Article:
The mass transfer processes observed by Rosetta at 67P strongly suggest a much more complex scenario, which is depicted in Fig. 3. We define the following sources of mass transfer (loss to space or fallback) around 67P: MgasPE is the mass of gas primarily emitted directly from the nucleus and lost; \(\text{M}_{(\text{d}+i)}\)PE is the mass of dust (potentially still containing frozen volatiles) emitted directly then lost, which would after sublimation of those volatiles equate to a mass of refractory dust MdPE and a mass of gas in extended sources MextPE; \(\text{M}_{(\text{d}+i)}\)FB is the mass of dust (and possibly ices) that falls back on the nucleus; MextFB is the amount of gas emitted from large (∼dm) particles that fall back onto the nucleus but sublimate a portion of their internal ices during their journey in the inner coma; MgasRE is the mass of gas re-emitted subsequently from the sublimation of ices within the particles that have fallen back on the nucleus; \(\text{M}_{\text{d}}\)RE is the mass of refractory materials subsequently emitted upon reactivation.

Fig. 3
figure 3

Sketch of the quantities involved in mass transfer processes around 67P along its orbit. All these quantities contribute to the dust-to-gas \(\delta \)DG and refractory-to-ice \(\delta \)RI mass ratios determined in the lost materials and the nucleus, respectively. Depending on times in the mission and activity, the Rosetta spacecraft may be located inward or outward of the location where ice embedded in decimeter-size particles (coma boulders) would be completely sublimated, i.e. where dust particles (perhaps with ice) M(d+i) turn into dry dust Md and possible extended sources Mext, whether these particles are lost to space at primary emission (superscript “PE”) or fall back on the nucleus and may be reactivated later (superscripts fallback “FB” and re-emitted “RE”). See text for details

None of these individual parameters are directly accessible from measurements made by Rosetta. What can be assessed, albeit with rather large uncertainties, is the sum of all material lost during the mission from the comet:

$$ \text{M}_{\text{Tot}} ={\text{M}_{\text{gas}}}^{\text{PE}} + {\text{M}_{\mathrm{d}}}^{\text{PE}} + {\text{M}_{\text{ext}}}^{\text{PE}} + {\text{M}_{\text{ext}}}^{\text{FB}} + {\text{M}_{\text{gas}}}^{\text{RE}} + {\text{M}_{\mathrm{d}}}^{\text{RE}} $$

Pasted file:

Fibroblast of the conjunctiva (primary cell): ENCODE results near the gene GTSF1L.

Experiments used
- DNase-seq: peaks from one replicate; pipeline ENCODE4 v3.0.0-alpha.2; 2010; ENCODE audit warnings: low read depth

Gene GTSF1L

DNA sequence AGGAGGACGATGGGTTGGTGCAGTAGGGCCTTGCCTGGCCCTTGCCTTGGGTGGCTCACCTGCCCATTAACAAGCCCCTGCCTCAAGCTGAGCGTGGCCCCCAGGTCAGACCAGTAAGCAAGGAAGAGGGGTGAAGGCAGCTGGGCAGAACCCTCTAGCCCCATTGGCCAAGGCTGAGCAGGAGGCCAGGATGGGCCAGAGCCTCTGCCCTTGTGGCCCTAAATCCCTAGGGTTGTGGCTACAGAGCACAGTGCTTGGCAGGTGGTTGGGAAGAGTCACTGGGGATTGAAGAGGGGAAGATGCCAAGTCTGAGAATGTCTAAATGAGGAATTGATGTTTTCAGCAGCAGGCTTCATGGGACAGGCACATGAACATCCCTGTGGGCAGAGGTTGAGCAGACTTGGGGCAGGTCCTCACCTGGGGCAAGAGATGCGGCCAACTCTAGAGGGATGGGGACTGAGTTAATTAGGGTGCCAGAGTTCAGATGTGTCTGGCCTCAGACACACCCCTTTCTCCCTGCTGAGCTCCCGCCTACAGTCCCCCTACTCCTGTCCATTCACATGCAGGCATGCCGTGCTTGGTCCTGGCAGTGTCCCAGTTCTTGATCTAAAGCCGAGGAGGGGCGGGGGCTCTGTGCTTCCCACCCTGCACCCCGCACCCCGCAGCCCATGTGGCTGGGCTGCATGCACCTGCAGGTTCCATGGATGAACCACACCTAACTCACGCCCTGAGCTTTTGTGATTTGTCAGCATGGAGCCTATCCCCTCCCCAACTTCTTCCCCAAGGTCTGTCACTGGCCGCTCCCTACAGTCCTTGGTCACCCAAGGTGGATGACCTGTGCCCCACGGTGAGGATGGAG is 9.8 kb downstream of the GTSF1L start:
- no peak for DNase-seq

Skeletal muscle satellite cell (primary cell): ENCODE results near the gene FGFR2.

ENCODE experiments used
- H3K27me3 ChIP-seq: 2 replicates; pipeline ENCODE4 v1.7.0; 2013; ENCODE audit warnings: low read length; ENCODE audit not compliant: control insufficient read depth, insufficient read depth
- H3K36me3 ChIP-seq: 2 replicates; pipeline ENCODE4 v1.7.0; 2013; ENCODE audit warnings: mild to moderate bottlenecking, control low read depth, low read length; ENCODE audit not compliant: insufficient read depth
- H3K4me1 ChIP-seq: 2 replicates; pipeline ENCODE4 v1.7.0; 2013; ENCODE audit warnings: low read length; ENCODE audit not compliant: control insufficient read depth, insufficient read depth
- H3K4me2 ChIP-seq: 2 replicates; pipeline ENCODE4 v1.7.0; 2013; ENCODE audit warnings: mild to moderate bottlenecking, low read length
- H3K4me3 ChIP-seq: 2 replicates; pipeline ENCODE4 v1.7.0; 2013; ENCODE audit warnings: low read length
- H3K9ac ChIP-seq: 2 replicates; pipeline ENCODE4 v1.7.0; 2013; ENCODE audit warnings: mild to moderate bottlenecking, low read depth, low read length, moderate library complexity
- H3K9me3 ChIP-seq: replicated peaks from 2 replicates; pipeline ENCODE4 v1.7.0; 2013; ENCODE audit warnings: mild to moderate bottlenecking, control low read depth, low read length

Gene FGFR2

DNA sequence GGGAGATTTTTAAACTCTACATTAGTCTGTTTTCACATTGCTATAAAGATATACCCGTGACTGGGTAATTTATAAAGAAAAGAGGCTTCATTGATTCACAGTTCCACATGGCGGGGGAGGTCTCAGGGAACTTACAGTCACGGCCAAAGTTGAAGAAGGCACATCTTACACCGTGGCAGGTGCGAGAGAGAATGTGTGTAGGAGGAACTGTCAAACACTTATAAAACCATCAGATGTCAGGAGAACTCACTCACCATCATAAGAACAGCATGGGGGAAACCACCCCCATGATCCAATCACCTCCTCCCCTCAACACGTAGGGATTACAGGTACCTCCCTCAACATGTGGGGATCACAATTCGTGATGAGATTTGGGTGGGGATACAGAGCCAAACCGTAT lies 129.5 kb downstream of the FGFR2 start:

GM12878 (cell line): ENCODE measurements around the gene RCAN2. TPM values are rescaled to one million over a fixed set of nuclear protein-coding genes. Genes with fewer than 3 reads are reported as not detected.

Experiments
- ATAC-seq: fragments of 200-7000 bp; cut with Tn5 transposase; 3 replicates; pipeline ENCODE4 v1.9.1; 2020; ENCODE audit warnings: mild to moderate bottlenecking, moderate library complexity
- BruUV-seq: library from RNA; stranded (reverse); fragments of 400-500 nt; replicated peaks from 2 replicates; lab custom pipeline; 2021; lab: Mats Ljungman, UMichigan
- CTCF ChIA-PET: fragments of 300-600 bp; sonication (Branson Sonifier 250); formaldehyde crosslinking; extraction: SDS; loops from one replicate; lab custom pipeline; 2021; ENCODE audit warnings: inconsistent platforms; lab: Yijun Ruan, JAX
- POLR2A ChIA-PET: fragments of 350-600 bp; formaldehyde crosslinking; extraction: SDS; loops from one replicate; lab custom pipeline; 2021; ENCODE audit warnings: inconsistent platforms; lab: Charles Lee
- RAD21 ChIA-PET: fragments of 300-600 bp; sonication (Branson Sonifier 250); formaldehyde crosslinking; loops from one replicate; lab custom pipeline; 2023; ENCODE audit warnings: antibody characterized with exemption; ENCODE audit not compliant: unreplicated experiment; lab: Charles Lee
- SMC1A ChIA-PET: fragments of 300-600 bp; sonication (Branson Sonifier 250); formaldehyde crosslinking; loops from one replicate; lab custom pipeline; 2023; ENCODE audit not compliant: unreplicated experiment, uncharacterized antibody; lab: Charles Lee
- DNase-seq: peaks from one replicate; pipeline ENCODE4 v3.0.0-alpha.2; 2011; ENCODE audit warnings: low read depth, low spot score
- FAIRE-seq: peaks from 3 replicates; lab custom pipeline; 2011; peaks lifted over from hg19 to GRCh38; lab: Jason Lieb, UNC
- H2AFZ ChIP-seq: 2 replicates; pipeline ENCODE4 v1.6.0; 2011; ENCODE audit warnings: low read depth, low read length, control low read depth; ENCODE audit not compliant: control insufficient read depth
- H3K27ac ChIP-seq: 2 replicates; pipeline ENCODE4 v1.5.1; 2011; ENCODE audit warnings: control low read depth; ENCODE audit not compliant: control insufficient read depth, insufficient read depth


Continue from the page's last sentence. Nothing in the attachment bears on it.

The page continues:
(3)

by considering the measured change in nucleus mass over the mission. In addition, the extent of fallback materials M(d+i)FB can be estimated from the observed transport of dm-size particles around perihelion (Fulle et al. 2017; Ott et al. 2017; Fulle et al. 2019). The total mass loss and reasonable ranges of dust-to-gas and refractory-to-ice mass ratios suggest that fallback materials onto the nucleus may amount to multiple times the lost mass, see Sect. 3.2 (Pätzold et al. 2019). The total loss of volatiles (Mgas from Eq. (1)) can also be determined by integrating the in-situ and remote sensing measurements made throughout the 2015 apparition of 67P, see Sect. 3.4.

Using production rates measured at discrete times in the mission to derive the refractory-to-ice mass ratios in the nucleus might be tempting, as suggested above for coma measurements, but this approach has the significant drawback that the respective mass contributions of fallback and re-emitted dust may take place at different times along the orbit of 67P. Thus, integrated mass losses in Eq. (3) cannot be simply replaced by production rates. However, as suggested in Fulle et al. (2019), one may do so near perihelion where most of the activity takes place, and then derive the amount of fallback materials to retrieve their refractory-to-ice mass fraction at that time.

Total Mass and Mass Loss Due to 2015 Perihelion Passage

67P’s gravity field was measured from close distances in August-November 2014 by RSI, allowing to determine the total mass of the 67P nucleus: \((9.982 \pm 0.003) \times 10^{12}\) kg (Pätzold et al. 2016). Assuming a uniform nucleus, this mass and the 67P nucleus volume, first estimated by Preusker et al. (2015) and (Jorda et al. 2016), then refined by (Preusker et al. 2017) to \(18.56 \pm 0.02\) km3, yield a bulk density of \(537.8 \pm 0.6\) kg m−3 (Pätzold et al. 2019).

Additional RSI measurements have been conducted in July-September 2016 (after the August 2015 perihelion passage), which allow to constrain the total mass lost by the 67P nucleus over the course of the Rosetta mission: (10.5 ± 3.4) × 109 kg (Pätzold et al. 2019), i.e. 0.1% of the nucleus mass. The bulk density of the nucleus post-perihelion, 537.3 ± 0.6 kg m−3, remains within errors consistent with the value determined from pre-perihelion measurements.

Pätzold et al. (2019) discuss ranges of porosity and ice contents compatible with the bulk mass and density values from RSI data. For a range of compact dust material density from 2000 to 3500 kg/m3, the porosity varies between 65%–79% when the refractory-to-ice mass ratio \(\delta \)RI for the nucleus lies in the range 3–7 (Pätzold et al. 2019). Values as low as 1 cannot be excluded but are not favored in their analysis. The nucleus is interpreted as a highly porous dusty body with low ice content.